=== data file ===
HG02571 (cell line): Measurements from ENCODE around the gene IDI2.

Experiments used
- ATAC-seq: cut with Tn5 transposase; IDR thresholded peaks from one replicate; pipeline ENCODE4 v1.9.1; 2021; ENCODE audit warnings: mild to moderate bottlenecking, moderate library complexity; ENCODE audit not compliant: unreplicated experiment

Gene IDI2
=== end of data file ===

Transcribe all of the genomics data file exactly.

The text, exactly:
HG02571 (cell line): Measurements from ENCODE around the gene IDI2.

Experiments used
- ATAC-seq: cut with Tn5 transposase; IDR thresholded peaks from one replicate; pipeline ENCODE4 v1.9.1; 2021; ENCODE audit warnings: mild to moderate bottlenecking, moderate library complexity; ENCODE audit not compliant: unreplicated experiment

Gene IDI2